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Cervical Cancer - How To Prevent Cervical Cancer?

What is Cervical Cancer?



Cervical cancer is a cancer of the cervix or womb. The body of the womb is like a pouch which grows to accommodate your growing baby. The cervix connects the body of the uterus to the birth canal (Vagina). The part of the cervix that is close to the uterus is called the endocervix and the part next to the vagina is called the exocervix. The cervix is lined by 2 main types of cells called squamous cells (which are on the exocervix) and glandular cells (which are on the endocervix). The place where these two types of cells meet is called the transformation zone.

How does cancer occur?


Our body is built up of trillions of cells and each of these cells has a very tightly regulated system within their DNA which controls their growth, maturity, and division and death. When this DNA changes or damages, these cells turn to be rogue and abnormal and keeps growing uncontrollably by giving rise to cancers.

Most of the cervical cancers start in the transformation zone itself. Cancers usually begin in the cells lining the cervix. The normal cells gradually develop precancerous changes which turn into cancer and these precancerous changes are known as squamous intraepithelial lesion (SIL), cervical intraepithelial neoplasia (CIN), and dysplasia. These changes are detected by the Pap-smear test and treatment is started to prevent the further development of cervical cancer.


Screening and Symptoms of Cervical Cancer




Cervical cancer will have no symptoms in its early stages and that is the reason screening for cervical cancer can help in detecting the early cases and thus save thousands of lives. The cells of the cervix lining undergo several changes over the years. In very rare cases, these changed cells become cancerous.

All women between the ages of 25 and 50 needs to be screened once in every three years and women between the ages of 50 and 65 should be screened for every five years to detect cervical cancer at early stages.

During the process of screening, a very small sample of cells is taken out from the cervix and then checked under a microscope for any abnormalities. This test is commonly known as cervical smear-test.

The most common early symptoms of cervical cancer include vaginal bleeding. This can happen during or after the sexual intercourse or after the menopause. Although this is quite abnormal, bleeding may not always mean having cervical cancer.


Cervical Cancer Treatment



Cervical cancer when diagnosed at an early stage, surgery can be a possible method of treating successfully. Sometimes only the cervix is removed and in most of the cases the complete womb is removed, this is called hysterectomy. Hysterectomy is usually suggested for women who have completed child birth or attained menopause.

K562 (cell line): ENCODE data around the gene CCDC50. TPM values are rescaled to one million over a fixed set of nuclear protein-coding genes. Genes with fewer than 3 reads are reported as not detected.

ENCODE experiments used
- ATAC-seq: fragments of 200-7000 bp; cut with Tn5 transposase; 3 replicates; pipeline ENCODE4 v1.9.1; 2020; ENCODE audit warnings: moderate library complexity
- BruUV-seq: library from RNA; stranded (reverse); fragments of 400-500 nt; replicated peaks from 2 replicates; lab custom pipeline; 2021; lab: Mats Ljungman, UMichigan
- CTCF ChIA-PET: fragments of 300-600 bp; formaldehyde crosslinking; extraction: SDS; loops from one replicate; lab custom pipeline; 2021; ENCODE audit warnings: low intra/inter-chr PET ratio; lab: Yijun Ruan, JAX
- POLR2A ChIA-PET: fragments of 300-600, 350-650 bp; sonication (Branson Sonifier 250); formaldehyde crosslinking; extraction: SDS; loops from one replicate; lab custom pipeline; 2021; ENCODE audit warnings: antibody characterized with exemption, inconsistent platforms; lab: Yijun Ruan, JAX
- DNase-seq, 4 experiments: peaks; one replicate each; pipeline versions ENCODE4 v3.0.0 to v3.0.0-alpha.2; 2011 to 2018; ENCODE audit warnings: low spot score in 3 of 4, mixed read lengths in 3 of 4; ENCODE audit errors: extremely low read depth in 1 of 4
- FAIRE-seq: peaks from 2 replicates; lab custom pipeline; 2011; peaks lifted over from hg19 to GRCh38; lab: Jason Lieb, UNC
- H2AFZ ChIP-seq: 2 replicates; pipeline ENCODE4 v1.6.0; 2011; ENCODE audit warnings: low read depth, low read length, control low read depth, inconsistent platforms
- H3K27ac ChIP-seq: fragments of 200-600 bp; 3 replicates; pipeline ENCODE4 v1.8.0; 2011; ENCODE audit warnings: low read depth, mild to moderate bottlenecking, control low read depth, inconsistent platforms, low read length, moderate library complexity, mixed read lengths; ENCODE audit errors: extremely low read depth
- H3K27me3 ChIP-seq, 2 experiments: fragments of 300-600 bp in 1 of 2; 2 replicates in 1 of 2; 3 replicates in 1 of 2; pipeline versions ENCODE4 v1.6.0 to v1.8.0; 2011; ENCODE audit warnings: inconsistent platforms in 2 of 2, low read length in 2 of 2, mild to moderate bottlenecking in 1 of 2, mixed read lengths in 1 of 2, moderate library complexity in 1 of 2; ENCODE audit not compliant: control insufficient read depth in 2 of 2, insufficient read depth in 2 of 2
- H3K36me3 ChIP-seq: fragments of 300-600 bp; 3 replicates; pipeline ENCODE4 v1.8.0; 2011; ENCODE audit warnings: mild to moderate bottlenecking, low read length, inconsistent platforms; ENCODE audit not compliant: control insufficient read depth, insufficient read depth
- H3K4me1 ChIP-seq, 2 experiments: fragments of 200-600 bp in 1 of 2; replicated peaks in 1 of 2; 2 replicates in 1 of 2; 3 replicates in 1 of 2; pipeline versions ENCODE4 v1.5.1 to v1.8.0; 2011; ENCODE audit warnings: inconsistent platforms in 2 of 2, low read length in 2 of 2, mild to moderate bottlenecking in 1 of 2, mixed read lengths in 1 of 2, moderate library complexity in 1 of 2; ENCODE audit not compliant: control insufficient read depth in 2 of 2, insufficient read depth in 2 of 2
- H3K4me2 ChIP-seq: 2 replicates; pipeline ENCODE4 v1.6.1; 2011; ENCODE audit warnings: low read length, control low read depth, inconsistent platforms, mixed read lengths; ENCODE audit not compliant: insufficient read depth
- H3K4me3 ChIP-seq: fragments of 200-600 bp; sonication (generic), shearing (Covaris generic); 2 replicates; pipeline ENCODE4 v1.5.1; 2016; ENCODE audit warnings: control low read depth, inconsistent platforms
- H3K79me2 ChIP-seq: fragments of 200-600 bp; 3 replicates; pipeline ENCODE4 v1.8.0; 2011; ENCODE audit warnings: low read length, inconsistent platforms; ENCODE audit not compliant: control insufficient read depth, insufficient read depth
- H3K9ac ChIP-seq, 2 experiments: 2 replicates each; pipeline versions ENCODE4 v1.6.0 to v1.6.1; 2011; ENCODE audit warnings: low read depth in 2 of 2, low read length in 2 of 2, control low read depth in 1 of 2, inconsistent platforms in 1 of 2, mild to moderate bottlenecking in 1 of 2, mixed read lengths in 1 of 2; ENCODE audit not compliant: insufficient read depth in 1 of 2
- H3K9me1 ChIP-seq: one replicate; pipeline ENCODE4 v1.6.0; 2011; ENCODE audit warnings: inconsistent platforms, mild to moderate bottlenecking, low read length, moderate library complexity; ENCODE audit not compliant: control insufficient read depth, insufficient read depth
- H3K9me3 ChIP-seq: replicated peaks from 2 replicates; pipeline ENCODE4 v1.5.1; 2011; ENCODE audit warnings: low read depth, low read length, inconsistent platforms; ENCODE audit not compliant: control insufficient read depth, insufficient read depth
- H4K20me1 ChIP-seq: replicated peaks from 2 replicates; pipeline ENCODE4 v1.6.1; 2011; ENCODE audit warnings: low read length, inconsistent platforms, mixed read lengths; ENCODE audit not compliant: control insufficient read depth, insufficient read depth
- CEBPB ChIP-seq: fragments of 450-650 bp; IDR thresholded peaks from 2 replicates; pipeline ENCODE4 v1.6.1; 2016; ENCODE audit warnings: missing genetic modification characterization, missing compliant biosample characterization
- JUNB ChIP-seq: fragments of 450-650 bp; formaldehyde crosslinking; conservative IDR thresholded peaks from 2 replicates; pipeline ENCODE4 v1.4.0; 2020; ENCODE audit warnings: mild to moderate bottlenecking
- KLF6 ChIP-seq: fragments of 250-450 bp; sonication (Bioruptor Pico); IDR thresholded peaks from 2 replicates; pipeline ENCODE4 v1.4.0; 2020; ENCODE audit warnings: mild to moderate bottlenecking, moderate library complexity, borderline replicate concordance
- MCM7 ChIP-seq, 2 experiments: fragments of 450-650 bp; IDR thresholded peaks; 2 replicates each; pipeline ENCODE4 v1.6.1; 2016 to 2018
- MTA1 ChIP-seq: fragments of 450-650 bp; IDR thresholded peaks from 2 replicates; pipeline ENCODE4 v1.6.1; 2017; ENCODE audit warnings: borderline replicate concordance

For women with early stage of cervical cancer, radiotherapy is an alternative to surgery. But for those with advanced cancer, need chemotherapy along with anticancer drugs and radiotherapy.


Causes of Cervical Cancer


Majority types of cervical cancers are caused due to human papillomavirus (HPV) which is a very common virus that spreads during sex. There are as many as 100 types of HPV, most of which are harmless. This may lead to an asymptomatic infection or genital warts.

2 distinct strains of the HPV viruses are known to be responsible for up to 70% of cervical cancers. They are HPV 16 & HPV 18. These HPV strains can obstruct the normal functioning of the cervix cells making them dysplastic and cancerous.


Cervical Cancer Risk Factors

  • The risk factors associated with cervical cancer may include the below:
  • Heterosexual women who are sexually active.
  • Women with multiple partners
  • Women who have promiscuous male partners
  • Women who are infected with human papilloma virus (HPV) predominantly types 16 & 18
  • Women who are smokers
  • Lower social class women
  • Those with impaired immunity with HIV.
  • Women after organ transplantation

How to Prevent Cervical Cancer?


Cervical cancer can be prevented by anti-HPV vaccine. The vaccine used is Gardasil or Cervarix that protects against cervical cancer and genital warts. This vaccine is usually administered few years before a girl becomes active sexually. The recommended age to administer this vaccine is between 9 to 11 years. This vaccine protects against the 2 main strains of HPV that is responsible for more than 70% of cervical cancers in the world.